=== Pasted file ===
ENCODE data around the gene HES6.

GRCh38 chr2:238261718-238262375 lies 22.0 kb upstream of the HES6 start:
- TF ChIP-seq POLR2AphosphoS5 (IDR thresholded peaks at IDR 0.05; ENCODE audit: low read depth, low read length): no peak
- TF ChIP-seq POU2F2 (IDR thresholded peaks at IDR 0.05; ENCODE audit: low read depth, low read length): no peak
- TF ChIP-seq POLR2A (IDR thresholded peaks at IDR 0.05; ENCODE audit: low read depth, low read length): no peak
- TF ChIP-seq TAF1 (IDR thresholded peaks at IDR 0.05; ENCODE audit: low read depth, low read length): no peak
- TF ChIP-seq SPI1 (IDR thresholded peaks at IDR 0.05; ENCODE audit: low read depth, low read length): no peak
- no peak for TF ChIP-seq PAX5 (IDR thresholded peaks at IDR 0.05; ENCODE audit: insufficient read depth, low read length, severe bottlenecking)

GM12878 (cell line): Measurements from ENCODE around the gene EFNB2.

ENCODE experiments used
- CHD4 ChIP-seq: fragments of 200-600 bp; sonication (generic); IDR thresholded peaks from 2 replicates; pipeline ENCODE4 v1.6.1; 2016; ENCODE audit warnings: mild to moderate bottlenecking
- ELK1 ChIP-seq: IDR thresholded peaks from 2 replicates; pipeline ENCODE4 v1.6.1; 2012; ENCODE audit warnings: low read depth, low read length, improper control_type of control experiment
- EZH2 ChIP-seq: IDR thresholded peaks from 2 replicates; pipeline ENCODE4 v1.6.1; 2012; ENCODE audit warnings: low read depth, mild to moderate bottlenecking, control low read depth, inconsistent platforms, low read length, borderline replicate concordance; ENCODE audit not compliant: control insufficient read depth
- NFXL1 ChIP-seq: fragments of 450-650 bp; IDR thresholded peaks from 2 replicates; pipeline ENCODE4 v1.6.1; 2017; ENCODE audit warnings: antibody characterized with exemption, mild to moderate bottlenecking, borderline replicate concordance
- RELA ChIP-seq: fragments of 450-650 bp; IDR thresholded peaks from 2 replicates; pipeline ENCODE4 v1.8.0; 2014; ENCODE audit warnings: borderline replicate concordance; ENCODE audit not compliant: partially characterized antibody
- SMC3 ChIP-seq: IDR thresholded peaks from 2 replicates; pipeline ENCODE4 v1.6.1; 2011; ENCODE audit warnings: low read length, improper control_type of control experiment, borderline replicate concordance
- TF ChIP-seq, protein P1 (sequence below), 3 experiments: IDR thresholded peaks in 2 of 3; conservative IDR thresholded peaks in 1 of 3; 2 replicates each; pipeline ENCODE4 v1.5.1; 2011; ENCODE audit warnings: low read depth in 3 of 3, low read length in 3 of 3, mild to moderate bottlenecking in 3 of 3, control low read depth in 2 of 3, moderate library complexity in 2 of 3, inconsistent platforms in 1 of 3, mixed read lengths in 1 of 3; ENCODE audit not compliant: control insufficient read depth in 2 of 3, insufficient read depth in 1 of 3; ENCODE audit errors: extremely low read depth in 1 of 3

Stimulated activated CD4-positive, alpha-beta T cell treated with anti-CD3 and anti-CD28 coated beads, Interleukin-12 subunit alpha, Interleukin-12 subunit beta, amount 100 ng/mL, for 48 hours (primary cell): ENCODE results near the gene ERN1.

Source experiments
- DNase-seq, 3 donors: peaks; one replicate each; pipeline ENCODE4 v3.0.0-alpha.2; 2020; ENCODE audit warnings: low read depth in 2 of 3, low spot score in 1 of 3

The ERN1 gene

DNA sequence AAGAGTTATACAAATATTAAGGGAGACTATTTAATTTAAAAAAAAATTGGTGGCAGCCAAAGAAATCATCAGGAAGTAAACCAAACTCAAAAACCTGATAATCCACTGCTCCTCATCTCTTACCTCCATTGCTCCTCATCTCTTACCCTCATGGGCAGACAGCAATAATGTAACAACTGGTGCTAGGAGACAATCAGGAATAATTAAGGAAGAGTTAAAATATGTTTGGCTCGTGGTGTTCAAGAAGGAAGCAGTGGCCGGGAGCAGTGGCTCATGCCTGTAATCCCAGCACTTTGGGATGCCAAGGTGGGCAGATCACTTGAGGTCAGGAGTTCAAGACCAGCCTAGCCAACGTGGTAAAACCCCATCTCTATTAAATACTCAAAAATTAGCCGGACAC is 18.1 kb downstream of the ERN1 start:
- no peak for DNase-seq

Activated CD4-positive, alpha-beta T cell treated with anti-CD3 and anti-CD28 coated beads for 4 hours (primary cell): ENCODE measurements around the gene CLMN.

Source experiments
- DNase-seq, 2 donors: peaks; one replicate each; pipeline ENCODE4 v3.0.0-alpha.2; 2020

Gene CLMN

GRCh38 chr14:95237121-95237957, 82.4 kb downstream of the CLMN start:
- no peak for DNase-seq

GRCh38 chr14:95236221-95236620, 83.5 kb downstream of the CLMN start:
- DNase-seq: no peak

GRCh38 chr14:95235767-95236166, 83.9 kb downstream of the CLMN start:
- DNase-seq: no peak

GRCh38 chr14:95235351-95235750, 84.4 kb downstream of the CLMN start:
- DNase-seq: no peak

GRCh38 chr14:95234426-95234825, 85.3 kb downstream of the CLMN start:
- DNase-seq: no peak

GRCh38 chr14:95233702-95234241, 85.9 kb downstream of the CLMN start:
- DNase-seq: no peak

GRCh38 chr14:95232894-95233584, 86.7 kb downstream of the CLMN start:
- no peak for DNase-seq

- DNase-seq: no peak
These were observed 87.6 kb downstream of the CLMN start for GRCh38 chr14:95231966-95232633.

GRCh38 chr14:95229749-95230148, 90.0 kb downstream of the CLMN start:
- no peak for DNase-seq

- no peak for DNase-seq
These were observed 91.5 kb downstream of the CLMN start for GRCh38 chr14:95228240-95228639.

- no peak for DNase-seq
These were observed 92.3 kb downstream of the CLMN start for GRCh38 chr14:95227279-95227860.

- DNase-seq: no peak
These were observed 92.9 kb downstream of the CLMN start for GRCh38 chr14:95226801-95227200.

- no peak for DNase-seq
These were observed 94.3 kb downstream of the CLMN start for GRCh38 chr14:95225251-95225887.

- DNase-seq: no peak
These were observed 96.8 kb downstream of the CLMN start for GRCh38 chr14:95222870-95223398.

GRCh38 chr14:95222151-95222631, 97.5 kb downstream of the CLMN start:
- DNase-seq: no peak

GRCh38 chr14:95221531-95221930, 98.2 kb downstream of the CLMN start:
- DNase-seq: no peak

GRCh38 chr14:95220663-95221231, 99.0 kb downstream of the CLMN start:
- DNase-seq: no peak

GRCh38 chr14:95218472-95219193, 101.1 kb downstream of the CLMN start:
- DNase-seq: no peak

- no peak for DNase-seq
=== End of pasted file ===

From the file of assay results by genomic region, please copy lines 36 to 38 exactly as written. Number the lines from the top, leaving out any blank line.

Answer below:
GRCh38 chr14:95234426-95234825, 85.3 kb downstream of the CLMN start:
- DNase-seq: no peak

GRCh38 chr14:95233702-95234241, 85.9 kb downstream of the CLMN start: